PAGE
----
Of all the messy outcomes, the one that seems likeliest is a candidate’s winning the presidency through the Electoral College despite losing the popular vote, as Mr. Bush did in 2000. If it happens again, it might be in the opposite way, with the Republican, Mr. Romney, in range of a popular plurality and the Democrat, Mr. Obama, with an apparently easier route to an Electoral College victory.
Charlie Cook, a well-known political handicapper, said the chance of that happening was 10 to 15 percent. Stanley B. Greenberg, a longtime Democratic pollster, put the odds at “one in three.”
“Not trivial,” Mr. Greenberg said of the chances. “If that happens, it is because the anti-Obama vote, mostly in the South, turns out in big numbers,” while the pro-Obama vote is not as overwhelming in Democratic states but pulls him over the top in vital places like Ohio, Iowa and Nevada.
If Mr. Obama wins a second term while losing the popular vote, it would again throw a harsh spotlight on the Electoral College, an artifact of the 18th century. Each state has one elector for each of its members in the House and Senate. With 538 electors, it takes 270 to win. If no one does, the House decides who will be president.
In 1800, Thomas Jefferson and Aaron Burr received the same number of electoral votes. The House sided with Jefferson. In 1824, none of four candidates received an electoral majority, and John Quincy Adams won in the House although he trailed Andrew Jackson in both the popular and the electoral votes.
Two other presidents, Rutherford B. Hayes in 1876 and Benjamin Harrison in 1888, won in the Electoral College even though they lost the popular vote.
The Electoral College has been attacked almost from the start. Over 200 years, more than 700 proposals to eliminate or revise it have been introduced in Congress, and more constitutional amendments have been proposed to change the system than on any other subject, according to the National Archives. A Gallup poll last year found that 62 percent favored a constitutional amendment making the popular vote decisive.
“If you were to have a repeat of that except the popular vote winner was the Republican and the Electoral College winner was the Democrat this time, then you would have had each party burned by the Electoral College over the course of 12 years, and that might be conducive to a serious look at reform,” said Robert W. Bennett, a Northwestern University law professor who has written extensively on the Electoral College.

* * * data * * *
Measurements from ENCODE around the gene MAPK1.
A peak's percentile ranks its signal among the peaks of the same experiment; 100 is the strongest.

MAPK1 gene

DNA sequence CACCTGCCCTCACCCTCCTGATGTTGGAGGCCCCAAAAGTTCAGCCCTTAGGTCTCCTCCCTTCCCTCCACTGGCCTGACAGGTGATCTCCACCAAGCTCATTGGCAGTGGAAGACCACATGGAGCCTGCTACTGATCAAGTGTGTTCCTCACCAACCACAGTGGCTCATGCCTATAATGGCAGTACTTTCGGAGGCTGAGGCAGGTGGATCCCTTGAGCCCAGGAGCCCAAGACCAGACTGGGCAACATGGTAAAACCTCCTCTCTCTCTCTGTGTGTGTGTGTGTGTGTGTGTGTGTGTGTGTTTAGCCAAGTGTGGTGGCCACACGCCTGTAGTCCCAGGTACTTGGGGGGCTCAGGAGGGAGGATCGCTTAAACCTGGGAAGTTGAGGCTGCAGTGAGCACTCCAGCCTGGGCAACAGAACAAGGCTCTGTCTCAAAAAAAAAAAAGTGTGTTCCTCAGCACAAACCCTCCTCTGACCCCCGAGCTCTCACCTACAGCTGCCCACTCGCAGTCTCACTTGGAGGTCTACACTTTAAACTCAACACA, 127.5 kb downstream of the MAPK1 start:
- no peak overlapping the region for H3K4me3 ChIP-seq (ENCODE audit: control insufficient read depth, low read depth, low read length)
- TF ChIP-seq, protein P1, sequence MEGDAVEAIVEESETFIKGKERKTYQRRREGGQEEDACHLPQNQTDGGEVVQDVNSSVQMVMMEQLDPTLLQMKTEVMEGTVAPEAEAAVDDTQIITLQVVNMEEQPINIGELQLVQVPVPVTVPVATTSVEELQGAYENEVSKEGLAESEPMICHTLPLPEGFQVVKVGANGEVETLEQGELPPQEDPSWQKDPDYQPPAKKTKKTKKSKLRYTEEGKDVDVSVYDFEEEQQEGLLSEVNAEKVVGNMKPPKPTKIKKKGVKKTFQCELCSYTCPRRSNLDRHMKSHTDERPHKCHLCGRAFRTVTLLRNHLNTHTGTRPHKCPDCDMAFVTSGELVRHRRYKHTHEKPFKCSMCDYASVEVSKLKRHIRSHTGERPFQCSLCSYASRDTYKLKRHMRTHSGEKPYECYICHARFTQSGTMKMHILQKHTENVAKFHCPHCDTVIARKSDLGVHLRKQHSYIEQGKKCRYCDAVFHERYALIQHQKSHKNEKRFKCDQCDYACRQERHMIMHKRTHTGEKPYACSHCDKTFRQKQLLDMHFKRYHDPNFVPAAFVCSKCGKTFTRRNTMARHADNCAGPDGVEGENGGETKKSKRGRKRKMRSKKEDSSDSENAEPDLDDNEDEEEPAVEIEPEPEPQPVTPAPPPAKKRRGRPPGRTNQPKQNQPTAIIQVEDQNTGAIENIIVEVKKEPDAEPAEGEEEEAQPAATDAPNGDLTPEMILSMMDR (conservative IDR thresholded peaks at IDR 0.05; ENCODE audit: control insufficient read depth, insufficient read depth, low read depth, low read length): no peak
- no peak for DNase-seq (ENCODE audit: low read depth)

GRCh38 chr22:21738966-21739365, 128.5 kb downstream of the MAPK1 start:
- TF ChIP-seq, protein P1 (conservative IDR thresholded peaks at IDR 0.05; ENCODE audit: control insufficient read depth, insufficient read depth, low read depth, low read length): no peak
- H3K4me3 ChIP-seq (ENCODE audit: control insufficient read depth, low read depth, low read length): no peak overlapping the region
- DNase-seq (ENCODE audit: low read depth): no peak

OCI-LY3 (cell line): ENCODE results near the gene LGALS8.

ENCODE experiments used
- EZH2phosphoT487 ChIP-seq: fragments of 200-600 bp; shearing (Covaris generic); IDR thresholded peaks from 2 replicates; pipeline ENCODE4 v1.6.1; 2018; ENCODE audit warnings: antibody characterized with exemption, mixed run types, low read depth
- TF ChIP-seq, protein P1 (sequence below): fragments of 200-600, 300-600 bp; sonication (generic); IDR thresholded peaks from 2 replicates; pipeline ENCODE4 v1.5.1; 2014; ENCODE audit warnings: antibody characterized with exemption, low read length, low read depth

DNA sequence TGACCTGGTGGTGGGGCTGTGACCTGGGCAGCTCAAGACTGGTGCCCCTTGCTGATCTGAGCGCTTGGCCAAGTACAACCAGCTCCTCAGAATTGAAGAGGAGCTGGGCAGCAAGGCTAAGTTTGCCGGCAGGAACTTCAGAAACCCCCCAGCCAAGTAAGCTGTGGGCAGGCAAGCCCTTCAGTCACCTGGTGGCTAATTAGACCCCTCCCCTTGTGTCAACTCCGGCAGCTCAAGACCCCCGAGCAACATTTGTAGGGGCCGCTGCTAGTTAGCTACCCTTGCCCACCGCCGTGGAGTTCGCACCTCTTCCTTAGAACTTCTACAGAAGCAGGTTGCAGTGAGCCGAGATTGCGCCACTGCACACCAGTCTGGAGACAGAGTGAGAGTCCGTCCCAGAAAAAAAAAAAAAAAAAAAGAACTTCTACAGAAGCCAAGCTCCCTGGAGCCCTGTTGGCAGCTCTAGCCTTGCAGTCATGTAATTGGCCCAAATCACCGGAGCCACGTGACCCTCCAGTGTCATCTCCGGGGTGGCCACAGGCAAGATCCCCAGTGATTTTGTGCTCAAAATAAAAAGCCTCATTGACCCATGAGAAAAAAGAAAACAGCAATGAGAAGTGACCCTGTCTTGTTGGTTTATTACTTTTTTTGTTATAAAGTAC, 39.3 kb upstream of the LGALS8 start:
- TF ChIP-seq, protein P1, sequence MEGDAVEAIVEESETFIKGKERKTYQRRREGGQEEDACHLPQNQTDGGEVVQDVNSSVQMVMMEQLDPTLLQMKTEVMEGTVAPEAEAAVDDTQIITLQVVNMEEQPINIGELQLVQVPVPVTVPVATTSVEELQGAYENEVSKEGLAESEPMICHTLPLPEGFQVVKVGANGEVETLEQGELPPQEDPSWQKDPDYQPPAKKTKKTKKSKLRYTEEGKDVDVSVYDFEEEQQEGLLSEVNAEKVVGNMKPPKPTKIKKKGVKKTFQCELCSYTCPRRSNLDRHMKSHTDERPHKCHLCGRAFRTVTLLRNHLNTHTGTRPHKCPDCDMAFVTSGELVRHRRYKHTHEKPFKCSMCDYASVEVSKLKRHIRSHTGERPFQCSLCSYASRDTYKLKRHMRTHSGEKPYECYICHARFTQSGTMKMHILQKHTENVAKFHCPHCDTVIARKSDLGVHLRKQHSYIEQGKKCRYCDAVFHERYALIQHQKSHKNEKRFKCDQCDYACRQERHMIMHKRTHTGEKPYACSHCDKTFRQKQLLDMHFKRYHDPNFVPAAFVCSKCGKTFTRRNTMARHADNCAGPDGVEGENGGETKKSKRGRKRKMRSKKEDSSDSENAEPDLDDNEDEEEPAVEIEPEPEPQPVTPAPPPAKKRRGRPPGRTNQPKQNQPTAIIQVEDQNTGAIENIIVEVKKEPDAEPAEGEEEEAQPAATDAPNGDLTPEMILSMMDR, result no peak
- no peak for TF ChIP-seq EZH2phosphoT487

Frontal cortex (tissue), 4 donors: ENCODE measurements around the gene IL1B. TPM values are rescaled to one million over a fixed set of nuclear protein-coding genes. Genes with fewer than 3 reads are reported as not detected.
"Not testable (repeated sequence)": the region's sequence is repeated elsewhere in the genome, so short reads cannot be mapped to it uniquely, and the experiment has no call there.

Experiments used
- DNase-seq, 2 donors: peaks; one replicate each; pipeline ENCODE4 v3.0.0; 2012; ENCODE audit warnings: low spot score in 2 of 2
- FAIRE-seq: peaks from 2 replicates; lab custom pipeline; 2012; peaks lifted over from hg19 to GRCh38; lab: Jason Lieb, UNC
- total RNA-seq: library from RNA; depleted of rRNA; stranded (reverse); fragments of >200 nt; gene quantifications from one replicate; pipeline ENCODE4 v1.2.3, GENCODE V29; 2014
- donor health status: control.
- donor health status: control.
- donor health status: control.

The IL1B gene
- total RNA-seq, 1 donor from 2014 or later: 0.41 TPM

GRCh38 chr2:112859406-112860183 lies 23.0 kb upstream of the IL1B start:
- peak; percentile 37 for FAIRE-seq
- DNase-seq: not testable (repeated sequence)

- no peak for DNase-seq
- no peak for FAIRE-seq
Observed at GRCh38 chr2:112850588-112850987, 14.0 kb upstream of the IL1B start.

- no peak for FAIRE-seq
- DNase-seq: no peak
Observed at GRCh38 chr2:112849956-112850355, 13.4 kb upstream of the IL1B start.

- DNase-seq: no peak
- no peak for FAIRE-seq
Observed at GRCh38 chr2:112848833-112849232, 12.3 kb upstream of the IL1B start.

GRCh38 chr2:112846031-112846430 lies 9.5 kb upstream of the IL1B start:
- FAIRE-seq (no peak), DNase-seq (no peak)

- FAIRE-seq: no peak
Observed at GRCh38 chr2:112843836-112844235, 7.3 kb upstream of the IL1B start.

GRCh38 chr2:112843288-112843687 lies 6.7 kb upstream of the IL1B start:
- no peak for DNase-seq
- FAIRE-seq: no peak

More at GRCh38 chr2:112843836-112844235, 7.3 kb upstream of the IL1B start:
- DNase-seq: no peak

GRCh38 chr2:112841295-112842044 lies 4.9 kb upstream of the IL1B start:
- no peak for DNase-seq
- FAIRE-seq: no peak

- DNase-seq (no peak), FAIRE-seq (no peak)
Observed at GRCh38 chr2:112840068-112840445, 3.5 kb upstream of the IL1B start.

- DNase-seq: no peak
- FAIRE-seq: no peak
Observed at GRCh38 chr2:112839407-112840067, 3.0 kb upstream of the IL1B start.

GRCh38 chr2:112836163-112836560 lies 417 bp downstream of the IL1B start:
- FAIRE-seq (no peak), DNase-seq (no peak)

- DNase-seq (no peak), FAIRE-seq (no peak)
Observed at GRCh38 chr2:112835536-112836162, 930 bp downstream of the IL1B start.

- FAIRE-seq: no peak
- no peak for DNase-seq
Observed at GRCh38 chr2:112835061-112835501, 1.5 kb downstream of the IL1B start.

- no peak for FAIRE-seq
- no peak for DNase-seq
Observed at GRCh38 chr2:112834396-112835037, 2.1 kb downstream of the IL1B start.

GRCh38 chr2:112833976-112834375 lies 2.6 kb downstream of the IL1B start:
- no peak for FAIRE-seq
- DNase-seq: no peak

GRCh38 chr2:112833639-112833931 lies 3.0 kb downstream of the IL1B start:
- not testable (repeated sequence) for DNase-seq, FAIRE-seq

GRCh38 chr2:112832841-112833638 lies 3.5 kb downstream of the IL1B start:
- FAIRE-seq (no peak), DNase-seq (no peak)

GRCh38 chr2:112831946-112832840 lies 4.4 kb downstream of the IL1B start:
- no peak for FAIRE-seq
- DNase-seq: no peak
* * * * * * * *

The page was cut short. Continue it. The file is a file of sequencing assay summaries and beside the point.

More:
Less likely is a tie, 269 to 269. If that happened, strategists envision an intense postelection campaign of state-by-state recounts, lawsuits, qualification challenges, efforts to flip electors, horse trading and pressure on members of Congress. The result would be a highly volatile 11-week obstacle course to Inauguration Day that would leave the country uncertain for a time about its next president and potentially undermine the credibility of the winner.
“If this election does require some extra innings, we have plans in place to deal with that,” said Bill Burton, a former Obama aide and co-founder of a super PAC supporting the president. “But the odds of that are infinitesimally small.”
If recounts did not change any Electoral College votes, both sides could lobby electors to switch before they met in state capitals on Dec. 17. While more than half the states have laws intended to force electors to cast ballots for the popular vote winner in their states, there have been “faithless electors.” In 2004, a Democratic elector in Minnesota wrote in John Edwards’s name instead of John Kerry’s.
If no electors flipped, the issue would go to the newly elected House. Each state gets one vote, meaning that Delaware has the same power as California. In the current House, Republicans control 33 delegations, while Democrats have 16 and 1 is split. Few analysts believe the election will change the House enough to shift that balance.
That would give Mr. Romney the advantage, although pressure would intensify if Mr. Obama won the popular vote. But even if Mr. Romney wins in the House, there is an extra wrinkle: The vice president would be chosen by the Senate, which may remain in Democratic hands.
If the Senate is deadlocked, the tie could be broken by Vice President Joseph R. Biden Jr., presumably voting for himself.
And the nation could wind up with President Romney and Vice President Biden.